Democratic candidates across the country have arguably never been as hamstrung as they are right now, under President Joe Biden’s administration, as far as their ability to compete with GOP opponents in the upcoming November midterms.
While a number of Democrats have simply bowed out of reelection or announced their retirement given the almost impossible hurdle in front of them, the party hasn’t given up hope for at least one high-profile seat in Texas that the party simply cannot lose, the Washington Examiner reports.
Texas’s 34th Congressional District is where the action’s at, and next Tuesday voters will submit their ballots in a special election to determine who wins the empty seat of former Rep. Filemon Vela (D-TX), who retired earlier this year.
The Examiner noted that Dems are “pouring money” into the election to ensure the seat stays blue.
It’ll be a 2 vs. 2 next week, with two Dems and two GOP candidates facing off.
As are the rules in most special elections, a candidate will need to secure at least 50% of the vote to seal the deal. If that doesn’t happen, the top two candidates will advance to a final runoff.
Maya Flores, the Republican candidate, is heavily favored by the polls, and Democratic groups have run a barrage of attack ads against her, even linking her with the Jan. 6 Capitol riots.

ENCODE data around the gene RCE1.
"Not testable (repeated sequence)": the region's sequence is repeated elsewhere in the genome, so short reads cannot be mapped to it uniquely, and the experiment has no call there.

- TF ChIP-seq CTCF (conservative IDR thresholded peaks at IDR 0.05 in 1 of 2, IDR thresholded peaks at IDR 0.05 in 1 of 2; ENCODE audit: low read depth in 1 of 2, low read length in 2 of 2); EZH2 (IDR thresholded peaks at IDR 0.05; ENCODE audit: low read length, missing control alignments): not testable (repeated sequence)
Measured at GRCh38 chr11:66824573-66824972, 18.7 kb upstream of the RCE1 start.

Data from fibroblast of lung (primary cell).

Some of the ads, which are run in Spanish, say Flores represents “violence, terror, and conspiracy theories.”
Notably, the 34th District in Texas is located in the Rio Grande Valley, where the immigration issue is wildly out of control and where local residents are sick and tired of their towns’ resources being drained — not to mention upticks in crime.
But even as GOP candidates have gained increased favor with Latino voters, the seat has always been blue since its creation in 2010, and the district is heavily Democratic, making Flores — on paper — the underdog in November even if she is able to secure a primary win.
“The winner of the special election to replace Vela will only serve until January, and another contest will run in November under redrawn lines,” the Examiner noted.
Only time will tell who gets the win, but clearly, Democrats are exceedingly nervous about this one.